While identifying and pursuing what your bliss entails, you may be compelled to think that following it must also be how you earn your living. Although this may be possible for some, not everyone can pursue fulfillment through their profession. Adversely, the obligation to seek bliss through your job may hamper your career growth. Gordon Marino, philosophy professor at St Olaf College asserts that one’s sense of satisfaction or their quest to lead a meaningful life need not reflect in their career choices or line of work.
“Following your bliss should involve pursuing ideas and activities that consequently fulfill and nourish your soul.”
Instead, look for things that bring you a sense of fulfillment, like volunteering, a part-time project that adds value to other people's lives, being kind and considerate to others – the core idea is to seek long-lasting joy through a positive impact.
Finding your bliss and pursuing it will require you to expand your awareness and tune into the direction your intuition is trying to steer you in. While others can guide you, there is no set path to following your bliss, and you may encounter hardships on this journey. Developing an abundance mindset helps – trusting that you understand what your bliss entails and you know how to achieve it can take you closer to manifesting your goals.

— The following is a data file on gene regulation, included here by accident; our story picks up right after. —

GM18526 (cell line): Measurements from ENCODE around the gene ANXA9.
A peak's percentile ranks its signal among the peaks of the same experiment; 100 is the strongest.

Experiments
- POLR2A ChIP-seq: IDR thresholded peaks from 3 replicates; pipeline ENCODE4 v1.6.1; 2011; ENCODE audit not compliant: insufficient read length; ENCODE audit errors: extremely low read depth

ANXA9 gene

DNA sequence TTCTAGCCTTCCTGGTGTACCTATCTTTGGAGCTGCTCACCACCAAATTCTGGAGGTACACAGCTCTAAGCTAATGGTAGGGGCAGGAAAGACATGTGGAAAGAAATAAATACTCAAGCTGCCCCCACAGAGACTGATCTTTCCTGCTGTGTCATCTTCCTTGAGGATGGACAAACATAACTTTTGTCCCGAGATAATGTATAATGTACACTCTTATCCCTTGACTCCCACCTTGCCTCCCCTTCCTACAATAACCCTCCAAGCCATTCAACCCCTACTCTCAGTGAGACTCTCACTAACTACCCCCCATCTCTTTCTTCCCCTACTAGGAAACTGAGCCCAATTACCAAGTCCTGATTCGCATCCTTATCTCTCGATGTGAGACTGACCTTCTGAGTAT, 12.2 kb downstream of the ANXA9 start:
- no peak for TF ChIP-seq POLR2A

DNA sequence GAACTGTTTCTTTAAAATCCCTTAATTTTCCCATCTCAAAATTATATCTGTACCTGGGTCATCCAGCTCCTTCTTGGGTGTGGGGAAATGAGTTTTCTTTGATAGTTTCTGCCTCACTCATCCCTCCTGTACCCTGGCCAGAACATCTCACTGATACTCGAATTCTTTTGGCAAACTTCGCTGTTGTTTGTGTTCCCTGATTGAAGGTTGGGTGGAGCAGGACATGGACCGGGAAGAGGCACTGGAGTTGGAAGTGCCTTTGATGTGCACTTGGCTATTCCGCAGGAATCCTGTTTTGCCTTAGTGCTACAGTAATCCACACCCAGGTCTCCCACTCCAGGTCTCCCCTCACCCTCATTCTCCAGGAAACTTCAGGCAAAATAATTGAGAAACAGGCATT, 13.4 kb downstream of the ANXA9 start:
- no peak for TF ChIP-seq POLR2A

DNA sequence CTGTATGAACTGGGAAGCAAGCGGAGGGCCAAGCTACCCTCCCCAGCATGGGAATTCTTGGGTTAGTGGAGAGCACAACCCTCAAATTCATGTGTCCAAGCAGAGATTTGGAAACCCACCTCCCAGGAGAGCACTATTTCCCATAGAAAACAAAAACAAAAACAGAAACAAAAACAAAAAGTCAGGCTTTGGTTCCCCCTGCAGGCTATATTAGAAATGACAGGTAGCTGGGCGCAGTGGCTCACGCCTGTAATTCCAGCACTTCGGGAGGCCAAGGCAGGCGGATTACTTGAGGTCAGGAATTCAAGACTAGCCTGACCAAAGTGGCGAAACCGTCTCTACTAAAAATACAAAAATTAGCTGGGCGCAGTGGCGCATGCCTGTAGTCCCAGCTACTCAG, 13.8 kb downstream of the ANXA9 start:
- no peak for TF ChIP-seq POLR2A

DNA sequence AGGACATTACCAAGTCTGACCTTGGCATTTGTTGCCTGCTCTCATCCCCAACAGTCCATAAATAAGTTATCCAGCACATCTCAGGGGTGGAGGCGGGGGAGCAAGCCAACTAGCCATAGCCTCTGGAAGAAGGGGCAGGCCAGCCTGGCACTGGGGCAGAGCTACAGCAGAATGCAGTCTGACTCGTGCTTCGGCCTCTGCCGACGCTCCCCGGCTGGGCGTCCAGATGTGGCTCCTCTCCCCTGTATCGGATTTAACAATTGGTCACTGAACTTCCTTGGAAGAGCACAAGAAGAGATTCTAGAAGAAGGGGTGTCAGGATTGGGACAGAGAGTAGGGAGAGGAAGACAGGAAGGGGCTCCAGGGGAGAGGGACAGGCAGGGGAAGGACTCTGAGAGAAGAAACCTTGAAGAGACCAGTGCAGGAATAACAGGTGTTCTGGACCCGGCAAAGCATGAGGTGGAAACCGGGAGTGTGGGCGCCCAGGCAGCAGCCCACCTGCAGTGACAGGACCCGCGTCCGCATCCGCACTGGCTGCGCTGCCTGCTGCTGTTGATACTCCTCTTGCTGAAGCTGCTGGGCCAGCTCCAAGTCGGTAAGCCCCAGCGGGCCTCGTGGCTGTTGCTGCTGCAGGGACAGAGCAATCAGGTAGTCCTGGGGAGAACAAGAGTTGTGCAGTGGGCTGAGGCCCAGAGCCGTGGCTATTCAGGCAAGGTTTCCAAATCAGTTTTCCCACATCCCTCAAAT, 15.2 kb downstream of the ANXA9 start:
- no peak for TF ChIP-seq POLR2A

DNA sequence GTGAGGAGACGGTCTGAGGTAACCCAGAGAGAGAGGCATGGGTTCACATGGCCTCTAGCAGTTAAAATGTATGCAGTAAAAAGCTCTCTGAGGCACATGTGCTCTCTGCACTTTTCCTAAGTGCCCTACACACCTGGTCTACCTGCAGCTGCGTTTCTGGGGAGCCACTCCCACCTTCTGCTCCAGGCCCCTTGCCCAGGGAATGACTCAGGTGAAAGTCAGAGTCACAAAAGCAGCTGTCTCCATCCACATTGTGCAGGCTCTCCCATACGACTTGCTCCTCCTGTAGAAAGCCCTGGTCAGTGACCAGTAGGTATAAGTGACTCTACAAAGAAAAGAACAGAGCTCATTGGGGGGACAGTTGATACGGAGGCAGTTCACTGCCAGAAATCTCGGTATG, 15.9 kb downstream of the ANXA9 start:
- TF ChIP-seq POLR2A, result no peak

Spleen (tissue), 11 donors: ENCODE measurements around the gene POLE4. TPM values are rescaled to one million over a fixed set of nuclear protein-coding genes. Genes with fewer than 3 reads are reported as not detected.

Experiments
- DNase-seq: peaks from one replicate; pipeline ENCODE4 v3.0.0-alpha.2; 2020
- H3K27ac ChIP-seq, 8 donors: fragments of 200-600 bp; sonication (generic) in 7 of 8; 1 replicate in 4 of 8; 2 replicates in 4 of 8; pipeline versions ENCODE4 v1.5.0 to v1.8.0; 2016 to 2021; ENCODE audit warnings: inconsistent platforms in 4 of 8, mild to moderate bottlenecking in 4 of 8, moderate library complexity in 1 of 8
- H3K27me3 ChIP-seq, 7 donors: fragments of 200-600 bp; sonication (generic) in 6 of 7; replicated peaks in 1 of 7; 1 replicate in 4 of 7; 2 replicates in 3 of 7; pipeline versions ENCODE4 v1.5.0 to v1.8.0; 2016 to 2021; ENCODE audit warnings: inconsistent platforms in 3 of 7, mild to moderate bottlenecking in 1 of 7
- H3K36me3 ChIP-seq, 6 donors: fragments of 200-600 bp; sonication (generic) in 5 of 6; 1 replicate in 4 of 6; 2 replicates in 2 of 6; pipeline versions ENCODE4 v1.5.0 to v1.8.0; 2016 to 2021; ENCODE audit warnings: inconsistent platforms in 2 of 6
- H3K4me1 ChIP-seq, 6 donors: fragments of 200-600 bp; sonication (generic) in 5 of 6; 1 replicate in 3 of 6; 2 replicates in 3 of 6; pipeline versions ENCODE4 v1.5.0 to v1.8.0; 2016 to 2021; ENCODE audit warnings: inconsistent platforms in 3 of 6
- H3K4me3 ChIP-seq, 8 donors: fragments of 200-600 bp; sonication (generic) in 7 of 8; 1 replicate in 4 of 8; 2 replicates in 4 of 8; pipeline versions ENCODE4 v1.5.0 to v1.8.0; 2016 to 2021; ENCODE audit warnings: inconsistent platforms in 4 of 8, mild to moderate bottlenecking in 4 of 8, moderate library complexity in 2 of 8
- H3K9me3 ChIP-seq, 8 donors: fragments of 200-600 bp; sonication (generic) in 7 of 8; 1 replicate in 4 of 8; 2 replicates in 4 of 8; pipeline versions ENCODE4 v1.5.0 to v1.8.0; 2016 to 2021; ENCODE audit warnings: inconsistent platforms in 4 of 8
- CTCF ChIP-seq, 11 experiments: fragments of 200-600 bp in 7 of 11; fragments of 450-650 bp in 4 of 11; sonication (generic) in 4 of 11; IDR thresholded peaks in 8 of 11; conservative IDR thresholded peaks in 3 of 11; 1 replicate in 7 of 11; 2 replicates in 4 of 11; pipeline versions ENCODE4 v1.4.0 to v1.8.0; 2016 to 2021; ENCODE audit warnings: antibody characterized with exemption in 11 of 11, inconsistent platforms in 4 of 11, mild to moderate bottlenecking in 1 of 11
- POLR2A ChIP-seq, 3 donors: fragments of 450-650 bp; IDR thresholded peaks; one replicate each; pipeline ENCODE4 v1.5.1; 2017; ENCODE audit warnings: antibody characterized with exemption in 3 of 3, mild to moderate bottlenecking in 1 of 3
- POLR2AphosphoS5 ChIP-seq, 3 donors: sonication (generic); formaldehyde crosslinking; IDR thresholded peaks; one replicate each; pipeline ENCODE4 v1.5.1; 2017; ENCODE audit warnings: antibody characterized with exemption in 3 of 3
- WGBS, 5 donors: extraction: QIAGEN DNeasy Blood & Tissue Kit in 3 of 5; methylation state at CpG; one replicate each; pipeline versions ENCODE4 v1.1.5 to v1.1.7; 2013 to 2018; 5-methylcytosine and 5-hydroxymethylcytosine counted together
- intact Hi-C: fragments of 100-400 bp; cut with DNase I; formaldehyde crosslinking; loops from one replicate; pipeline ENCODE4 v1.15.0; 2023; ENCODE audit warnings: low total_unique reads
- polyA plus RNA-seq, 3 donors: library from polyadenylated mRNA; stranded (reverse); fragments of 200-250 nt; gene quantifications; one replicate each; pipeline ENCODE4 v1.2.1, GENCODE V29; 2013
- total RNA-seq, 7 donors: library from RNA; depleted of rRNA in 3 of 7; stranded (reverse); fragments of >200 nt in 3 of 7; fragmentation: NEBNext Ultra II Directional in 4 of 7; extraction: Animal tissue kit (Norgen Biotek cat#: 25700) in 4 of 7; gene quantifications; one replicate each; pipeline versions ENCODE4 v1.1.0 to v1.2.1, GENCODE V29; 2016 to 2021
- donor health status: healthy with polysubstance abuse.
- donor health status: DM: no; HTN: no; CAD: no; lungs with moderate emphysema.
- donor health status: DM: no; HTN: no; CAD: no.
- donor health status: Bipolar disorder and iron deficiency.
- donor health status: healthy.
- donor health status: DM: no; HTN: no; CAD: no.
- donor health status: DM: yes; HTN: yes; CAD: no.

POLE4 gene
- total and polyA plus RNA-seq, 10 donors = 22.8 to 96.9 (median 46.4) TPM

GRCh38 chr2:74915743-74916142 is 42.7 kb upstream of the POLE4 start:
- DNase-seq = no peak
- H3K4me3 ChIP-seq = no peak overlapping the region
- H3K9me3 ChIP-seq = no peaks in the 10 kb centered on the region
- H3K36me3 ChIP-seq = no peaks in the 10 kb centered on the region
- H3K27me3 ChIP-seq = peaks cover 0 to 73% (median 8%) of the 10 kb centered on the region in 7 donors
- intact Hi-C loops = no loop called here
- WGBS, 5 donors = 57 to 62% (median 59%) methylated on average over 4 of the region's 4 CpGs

Pursuing your bliss is undoubtedly a challenge at times, as it may require you to step out of your comfort zone and explore the unknown. However, fulfilling your purpose does not mean shying away from your responsibilities or ignoring your commitments towards important things in your life. Following your bliss requires integrity on your behalf, as it involves seeking contentment while doing good for others consistently over time. Walking away from your day-to-day duties may threaten your credibility, which may affect your ability to follow your bliss.
So, knowing what finding and following your bliss doesn't have to involve, here are some suggestions to getting closer to that elusive state.
The first step in being able to follow your bliss is knowing what bliss means to you. Consciously take notice of what brings you joy in life to pinpoint where your interests lie. Your bliss could be unearthed in the smallest, seemingly most trivial way, as well as in the biggest aspects of your life. Following your heart is crucial, as it allows you to utilize your intuitive abilities. Indeed, the simple act of trusting your intuition may result in serenity.
Meditation can help a great deal in improving focus and concentration, taking you closer to tapping your internal source of bliss. As you expand your awareness, it’s important to listen to your inner voice and trust your instincts, so that you never lose an opportunity or idea that may potentially take you closer to following your bliss.
“Setting goals is the first step to turn the invisible to visible,” according to the renowned motivational speaker Tony Robbins. Furthermore, a study by Prof. Bettina S Wiese revealed that making progress through goal completion can also improve one’s sense of well-being, which means that following your bliss can also contribute towards greater personal happiness.
“Finding your bliss and pursuing it will require you to expand your awareness and tune into the direction your intuition is trying to steer you in.”